A clutch of seven male and female brown teal will be released by the Pateke Recovery Captive Breeding Group together with about 20 other brown teal into a large predator fenced area. The Cape Kidnappers location has lots of ponds and gullies with the addition of a sand dune wetland and the group hopes it will support a population of more than 100 birds.
Accompanying the group will be Aviary Keeper, Peter Russell, who's been delighted with the reproductive ability of two young brown teal at the Esplanade that have produced 25 ducklings in the last 15 months.
The last clutch were sent to Peacock Springs near Christchurch for disease screening and preparation for release and they will arrive, complete with transmitters attached, at Napier airport tomorrow and be flown to the controlled location for release.
Peter Russell is delighted with the outcome and is hoping that the male and female brown teal at the Esplanade aren't "down in the mouth" and will start further family planning in the near future.
Brown teal were once very prolific in New Zealand but, with the introduction of predators, the drainage of over 90 percent of wetland and the felling of native forest, their numbers have dwindled to just over a thousand.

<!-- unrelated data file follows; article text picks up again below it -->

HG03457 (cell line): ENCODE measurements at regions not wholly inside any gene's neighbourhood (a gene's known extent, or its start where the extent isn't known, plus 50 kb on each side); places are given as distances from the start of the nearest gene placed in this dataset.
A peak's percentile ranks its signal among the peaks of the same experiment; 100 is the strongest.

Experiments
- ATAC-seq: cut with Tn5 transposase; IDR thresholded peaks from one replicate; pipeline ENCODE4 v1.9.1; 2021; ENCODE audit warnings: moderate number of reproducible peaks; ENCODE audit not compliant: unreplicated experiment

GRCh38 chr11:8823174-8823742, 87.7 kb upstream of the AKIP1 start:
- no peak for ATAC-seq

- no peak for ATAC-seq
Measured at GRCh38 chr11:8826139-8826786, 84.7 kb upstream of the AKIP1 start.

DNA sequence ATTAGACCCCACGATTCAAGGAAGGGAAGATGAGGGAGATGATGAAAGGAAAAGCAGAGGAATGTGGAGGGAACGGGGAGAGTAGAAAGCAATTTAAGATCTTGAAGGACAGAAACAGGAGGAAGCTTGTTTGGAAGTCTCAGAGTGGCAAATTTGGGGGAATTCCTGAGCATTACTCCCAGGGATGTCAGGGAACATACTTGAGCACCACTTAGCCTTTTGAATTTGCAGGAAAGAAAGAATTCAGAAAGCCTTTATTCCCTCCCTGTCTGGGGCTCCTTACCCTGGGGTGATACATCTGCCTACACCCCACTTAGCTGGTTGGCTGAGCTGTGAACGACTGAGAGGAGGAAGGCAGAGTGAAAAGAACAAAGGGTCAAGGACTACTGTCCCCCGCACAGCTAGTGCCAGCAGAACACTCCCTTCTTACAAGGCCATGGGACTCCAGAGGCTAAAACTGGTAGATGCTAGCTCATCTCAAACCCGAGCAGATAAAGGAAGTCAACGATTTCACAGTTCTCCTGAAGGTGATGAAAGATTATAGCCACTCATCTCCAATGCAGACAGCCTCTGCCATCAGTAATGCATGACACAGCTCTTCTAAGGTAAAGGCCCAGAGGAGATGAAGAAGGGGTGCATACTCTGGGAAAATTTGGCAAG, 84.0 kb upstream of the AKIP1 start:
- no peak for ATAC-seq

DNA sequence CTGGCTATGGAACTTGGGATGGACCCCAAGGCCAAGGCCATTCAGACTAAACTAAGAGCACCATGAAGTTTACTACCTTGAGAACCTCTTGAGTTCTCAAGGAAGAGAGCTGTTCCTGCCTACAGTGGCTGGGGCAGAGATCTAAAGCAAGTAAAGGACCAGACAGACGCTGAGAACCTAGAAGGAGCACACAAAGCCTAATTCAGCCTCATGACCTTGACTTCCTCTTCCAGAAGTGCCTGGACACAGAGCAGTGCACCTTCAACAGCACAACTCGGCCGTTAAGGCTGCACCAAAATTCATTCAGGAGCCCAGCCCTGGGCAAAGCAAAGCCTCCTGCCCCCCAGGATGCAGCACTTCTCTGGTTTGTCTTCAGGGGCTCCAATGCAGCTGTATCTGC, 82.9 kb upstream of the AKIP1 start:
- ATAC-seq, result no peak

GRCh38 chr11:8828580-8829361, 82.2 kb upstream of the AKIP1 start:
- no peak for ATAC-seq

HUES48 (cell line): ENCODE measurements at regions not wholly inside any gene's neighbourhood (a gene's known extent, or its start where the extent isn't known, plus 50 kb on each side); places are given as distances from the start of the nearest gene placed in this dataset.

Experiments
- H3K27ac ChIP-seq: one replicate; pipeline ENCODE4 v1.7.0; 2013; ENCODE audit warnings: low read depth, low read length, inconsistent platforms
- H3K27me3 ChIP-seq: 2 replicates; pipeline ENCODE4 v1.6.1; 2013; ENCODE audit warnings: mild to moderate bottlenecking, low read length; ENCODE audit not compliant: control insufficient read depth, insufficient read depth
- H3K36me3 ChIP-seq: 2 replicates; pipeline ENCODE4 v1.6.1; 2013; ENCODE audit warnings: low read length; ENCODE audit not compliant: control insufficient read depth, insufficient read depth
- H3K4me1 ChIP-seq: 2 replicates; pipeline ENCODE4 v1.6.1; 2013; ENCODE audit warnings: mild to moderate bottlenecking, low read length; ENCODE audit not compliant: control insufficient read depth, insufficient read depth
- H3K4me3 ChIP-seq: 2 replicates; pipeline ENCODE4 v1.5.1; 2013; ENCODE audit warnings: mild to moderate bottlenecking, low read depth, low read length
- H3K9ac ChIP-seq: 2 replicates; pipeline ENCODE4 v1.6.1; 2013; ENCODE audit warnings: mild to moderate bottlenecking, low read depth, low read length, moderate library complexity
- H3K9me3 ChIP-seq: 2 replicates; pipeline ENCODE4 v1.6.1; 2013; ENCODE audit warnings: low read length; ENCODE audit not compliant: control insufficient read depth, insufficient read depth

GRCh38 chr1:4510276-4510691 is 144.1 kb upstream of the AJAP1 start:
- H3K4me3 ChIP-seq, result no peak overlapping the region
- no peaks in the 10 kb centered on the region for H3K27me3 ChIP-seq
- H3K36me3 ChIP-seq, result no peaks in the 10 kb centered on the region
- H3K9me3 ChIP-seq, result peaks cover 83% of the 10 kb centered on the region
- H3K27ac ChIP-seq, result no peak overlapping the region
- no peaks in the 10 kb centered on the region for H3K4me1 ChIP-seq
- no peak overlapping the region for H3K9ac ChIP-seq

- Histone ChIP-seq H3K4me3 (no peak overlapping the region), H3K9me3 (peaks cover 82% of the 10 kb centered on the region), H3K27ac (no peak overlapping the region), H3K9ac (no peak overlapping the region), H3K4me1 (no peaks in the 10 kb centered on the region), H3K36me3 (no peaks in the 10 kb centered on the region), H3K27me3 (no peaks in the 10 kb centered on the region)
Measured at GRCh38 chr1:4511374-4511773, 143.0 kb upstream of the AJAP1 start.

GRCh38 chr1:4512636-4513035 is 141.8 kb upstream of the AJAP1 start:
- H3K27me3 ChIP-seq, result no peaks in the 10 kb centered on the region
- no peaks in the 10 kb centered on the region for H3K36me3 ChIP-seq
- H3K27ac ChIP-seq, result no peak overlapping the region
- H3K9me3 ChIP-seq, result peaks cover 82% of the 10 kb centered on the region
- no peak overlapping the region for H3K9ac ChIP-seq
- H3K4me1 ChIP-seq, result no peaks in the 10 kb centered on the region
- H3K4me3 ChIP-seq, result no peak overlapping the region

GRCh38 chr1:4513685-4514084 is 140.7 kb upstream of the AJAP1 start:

They enjoy long life - some can live up to 20 years of age so Peter believes this pair could produce several hundred ducklings and, when you add the children and grandchildren, that's quite a dynasty.
The pateke are a small brown duck with a distinctive whitish narrow ring around each eye with their head, face and throat a mottled brown. The males colour up during the breeding season and develop a chestnut coloured breast, a greenish coloured head and display a mallard-like, white stripe on each side of their flank which dad at the Esplanade seems to maintain permanently.